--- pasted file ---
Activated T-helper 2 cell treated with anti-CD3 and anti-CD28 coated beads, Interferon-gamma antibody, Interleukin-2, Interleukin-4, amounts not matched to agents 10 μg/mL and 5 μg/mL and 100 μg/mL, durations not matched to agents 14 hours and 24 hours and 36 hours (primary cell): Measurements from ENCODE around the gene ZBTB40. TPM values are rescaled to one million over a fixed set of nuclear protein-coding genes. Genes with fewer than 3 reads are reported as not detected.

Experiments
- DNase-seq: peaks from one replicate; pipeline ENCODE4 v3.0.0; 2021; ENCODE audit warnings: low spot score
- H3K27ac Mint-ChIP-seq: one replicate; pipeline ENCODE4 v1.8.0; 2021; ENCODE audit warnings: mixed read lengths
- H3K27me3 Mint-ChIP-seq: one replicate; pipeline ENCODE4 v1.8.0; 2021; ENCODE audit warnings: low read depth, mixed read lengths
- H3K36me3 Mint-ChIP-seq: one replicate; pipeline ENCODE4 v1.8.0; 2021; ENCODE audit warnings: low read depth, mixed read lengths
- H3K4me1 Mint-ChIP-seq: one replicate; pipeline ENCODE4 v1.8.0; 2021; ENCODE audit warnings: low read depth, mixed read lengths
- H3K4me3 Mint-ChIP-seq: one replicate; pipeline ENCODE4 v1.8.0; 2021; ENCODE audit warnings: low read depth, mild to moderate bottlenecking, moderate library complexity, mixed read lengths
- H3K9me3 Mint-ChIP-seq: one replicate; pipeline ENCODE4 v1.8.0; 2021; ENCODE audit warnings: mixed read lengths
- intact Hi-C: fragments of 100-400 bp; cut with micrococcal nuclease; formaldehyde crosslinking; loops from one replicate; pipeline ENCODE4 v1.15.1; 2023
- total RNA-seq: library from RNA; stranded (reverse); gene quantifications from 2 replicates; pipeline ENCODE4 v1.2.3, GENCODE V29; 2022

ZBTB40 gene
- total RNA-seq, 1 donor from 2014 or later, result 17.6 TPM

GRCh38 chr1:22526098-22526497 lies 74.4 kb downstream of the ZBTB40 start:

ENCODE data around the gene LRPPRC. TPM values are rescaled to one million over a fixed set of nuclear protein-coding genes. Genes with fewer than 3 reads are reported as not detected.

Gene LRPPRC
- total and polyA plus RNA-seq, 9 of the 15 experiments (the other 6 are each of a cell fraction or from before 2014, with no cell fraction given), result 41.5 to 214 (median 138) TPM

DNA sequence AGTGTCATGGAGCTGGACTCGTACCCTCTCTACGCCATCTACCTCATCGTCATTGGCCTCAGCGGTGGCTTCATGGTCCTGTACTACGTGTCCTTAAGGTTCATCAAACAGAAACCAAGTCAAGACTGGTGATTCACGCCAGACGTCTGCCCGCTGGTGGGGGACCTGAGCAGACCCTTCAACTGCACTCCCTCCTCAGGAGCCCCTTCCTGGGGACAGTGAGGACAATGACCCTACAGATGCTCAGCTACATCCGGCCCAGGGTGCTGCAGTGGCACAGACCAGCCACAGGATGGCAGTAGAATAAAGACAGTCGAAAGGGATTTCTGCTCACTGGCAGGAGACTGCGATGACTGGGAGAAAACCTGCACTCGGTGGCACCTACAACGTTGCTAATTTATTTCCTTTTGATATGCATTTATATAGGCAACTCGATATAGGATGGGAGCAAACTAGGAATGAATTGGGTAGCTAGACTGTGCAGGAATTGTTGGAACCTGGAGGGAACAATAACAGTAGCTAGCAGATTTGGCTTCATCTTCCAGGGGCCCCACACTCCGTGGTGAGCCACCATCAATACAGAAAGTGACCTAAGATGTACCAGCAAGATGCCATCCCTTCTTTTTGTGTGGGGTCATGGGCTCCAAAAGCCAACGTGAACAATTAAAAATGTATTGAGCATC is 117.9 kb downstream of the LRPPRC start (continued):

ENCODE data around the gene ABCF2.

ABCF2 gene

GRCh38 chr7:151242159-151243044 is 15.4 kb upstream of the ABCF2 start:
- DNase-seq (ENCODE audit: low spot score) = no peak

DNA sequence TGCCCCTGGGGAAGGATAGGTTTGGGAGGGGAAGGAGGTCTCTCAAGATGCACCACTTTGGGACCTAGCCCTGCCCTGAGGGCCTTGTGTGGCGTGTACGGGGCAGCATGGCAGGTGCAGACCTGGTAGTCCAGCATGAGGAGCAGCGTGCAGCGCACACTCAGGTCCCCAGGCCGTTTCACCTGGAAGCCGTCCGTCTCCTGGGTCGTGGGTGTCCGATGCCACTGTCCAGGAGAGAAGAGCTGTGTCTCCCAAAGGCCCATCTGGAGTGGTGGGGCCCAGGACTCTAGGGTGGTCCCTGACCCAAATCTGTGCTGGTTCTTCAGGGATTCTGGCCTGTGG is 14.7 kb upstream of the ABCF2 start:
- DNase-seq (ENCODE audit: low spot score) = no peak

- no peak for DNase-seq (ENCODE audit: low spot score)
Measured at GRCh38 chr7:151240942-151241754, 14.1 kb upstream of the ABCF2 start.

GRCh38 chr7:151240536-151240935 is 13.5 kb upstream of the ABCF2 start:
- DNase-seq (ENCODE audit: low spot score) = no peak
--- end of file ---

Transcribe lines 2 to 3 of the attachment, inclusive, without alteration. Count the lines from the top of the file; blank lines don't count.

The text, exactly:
Experiments
- DNase-seq: peaks from one replicate; pipeline ENCODE4 v3.0.0; 2021; ENCODE audit warnings: low spot score